My sister and I have this thing we do whenever I say something good about myself: I describe my amazingness, then she reaches her hand up and grabs an imaginary pull-cord, yelling “Toot toot” in sync with the two strong pulling motions she makes with her arm. When she first started doing this in response to my declarations of greatness, we’d laugh, and then, because I wasn’t completely oblivious to her inference, my laughter would morph into a look of sheepishness. Recently though, things have started to change. I’ve started to notice an absence of guilt.
This newfound self-assuredness put me in a state of wonder. What? Me…confident?? It was a big deal, and I loved the ‘wow’ factor that went along with it when I started to connect the dots of my personal growth. I enjoyed the humor as I always do during one of our most recent charades, but this time, I also sensed an undercurrent of seriousness. One by one, questions started to arise.
Were we raised in an environment where it was deemed inappropriate to speak highly of one’s self? Was self-confidence a rare attribute, and if it was demonstrated, was it immediately construed as conceit? Was my sister’s show of horn-tooting hilarity a sign that this was not a ‘me’ she was used to, nor comfortable with? Did she feel compelled to point out my display of audacity, her virtual horn serving as a reminder that I’d gotten conspicuously close to sounding full of myself?
I knew the whole thing was meant in fun, but now my brain was on a roll. I looked at the similarities in our personality. It was clear we’d both dealt with our share of confidence issues over the years. I began to wonder if the idea of unworthiness played a role, that perhaps we carried the belief that we should keep our inner light dimmed, because really, who were we to be shining? For me, I grew up shy, in that painful kind of way, and somehow knew it was severely limiting my ability to say yes to life. As I entered my twenties, I started making choices that I knew would challenge me, and though none of them proved easy, neither was being shy. This was something I wanted desperately to overcome, and eventually I was able to enjoy life more fully as shyness became less of a factor. Confidence and self-worth, however, still remained somewhat elusive.
I don’t know exactly when my tooting started, but I’m now wondering if my continuous noise-making could be the reason I’ve started to believe the things I’ve been saying. Maybe I’ve been unknowingly validating myself out loud, all along. All I know is that the sheepish feeling seems to have taken a back seat through it all. Once in a while, doubt will creep in and I’ll catch myself conforming to familiar expectations. But then I notice how empowered I feel after sharing my latest achievement, and I realize it’s less about bragging and more about recognizing the moments of self-growth. After all the self-help books, constant stumbling and repeat behavior, I’m finally settling in to a much-needed sense of self; of self-worth. My experiences have helped me discover a critical piece to the puzzle that had been missing: I needed to love myself. It was the one thing that needed to happen for everything else to be able to fall in to place. Learning what the hell that even meant was the first challenge. But one thing was certain: I had unknowingly defined it in the past with casual indifference, and seriously underestimated what that would cost me.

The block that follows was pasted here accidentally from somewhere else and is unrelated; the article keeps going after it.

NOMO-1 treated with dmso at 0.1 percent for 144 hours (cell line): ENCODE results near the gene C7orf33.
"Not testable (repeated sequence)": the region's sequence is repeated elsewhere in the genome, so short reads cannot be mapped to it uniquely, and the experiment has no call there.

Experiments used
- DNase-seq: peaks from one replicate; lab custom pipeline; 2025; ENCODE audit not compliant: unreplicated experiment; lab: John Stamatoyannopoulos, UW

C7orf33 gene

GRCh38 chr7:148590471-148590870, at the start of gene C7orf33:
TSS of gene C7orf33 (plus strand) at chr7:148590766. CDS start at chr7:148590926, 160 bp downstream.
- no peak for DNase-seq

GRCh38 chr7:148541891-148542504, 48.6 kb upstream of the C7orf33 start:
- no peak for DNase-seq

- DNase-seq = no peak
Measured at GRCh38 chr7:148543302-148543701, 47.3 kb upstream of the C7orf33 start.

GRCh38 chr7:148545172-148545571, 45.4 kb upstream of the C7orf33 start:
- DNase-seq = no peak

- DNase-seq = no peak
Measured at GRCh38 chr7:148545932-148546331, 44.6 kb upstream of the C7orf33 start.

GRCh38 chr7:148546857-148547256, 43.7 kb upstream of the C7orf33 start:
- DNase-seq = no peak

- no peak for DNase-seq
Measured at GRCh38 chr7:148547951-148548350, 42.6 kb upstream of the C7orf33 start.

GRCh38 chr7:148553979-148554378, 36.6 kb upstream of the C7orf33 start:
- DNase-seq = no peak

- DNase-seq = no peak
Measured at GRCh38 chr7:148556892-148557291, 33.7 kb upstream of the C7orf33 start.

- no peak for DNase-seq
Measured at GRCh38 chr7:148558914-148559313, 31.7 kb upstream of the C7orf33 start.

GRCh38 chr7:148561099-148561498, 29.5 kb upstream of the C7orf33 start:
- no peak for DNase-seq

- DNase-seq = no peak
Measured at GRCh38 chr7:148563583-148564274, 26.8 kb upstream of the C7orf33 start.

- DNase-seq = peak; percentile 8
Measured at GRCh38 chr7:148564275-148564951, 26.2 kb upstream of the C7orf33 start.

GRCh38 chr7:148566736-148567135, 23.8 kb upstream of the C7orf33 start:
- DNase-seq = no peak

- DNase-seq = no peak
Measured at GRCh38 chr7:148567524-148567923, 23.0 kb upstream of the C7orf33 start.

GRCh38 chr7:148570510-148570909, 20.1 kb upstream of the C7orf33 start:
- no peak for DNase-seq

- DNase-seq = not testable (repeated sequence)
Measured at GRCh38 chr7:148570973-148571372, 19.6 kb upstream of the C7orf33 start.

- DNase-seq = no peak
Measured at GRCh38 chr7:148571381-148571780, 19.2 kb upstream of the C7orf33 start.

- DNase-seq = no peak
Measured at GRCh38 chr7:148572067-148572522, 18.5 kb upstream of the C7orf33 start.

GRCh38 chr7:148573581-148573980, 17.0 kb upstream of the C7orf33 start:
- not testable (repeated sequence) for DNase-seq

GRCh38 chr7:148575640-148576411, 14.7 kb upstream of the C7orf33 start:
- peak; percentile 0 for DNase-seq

I think the answer to the questions above is yes. Somehow, my sister and I had come to believe we shouldn’t be too ‘high’ on ourselves. It was acceptable for someone to toot our horns for us, but not so much the other way around. After having lived a life on one end of the spectrum, I’m now beginning to settle somewhere between the two extremes.
I will continue to fuel my sister’s theatrics, but with the awareness of change; a change in me. I feel an inner strength that wasn’t there before when I speak of my triumphs. These personal milestones were hard-won, and I was beginning to feel a glimmer of pride that could only come from knowing how long, pitted and dusty the road had been up until this point.
I realize not everyone’s form of tooting is music to our ears, but I’ve definitely become an advocate for exploring those first few shy notes. What’s something you’ve done well, recently, or something you’ve learned through self-exploration that, to you, is nothing short of a miracle? Give yourself the credit you deserve. Pat yourself on the back. Be your own best friend.
Come on, grab that pull-cord.
Photo courtesy of Carol Good – all rights reserved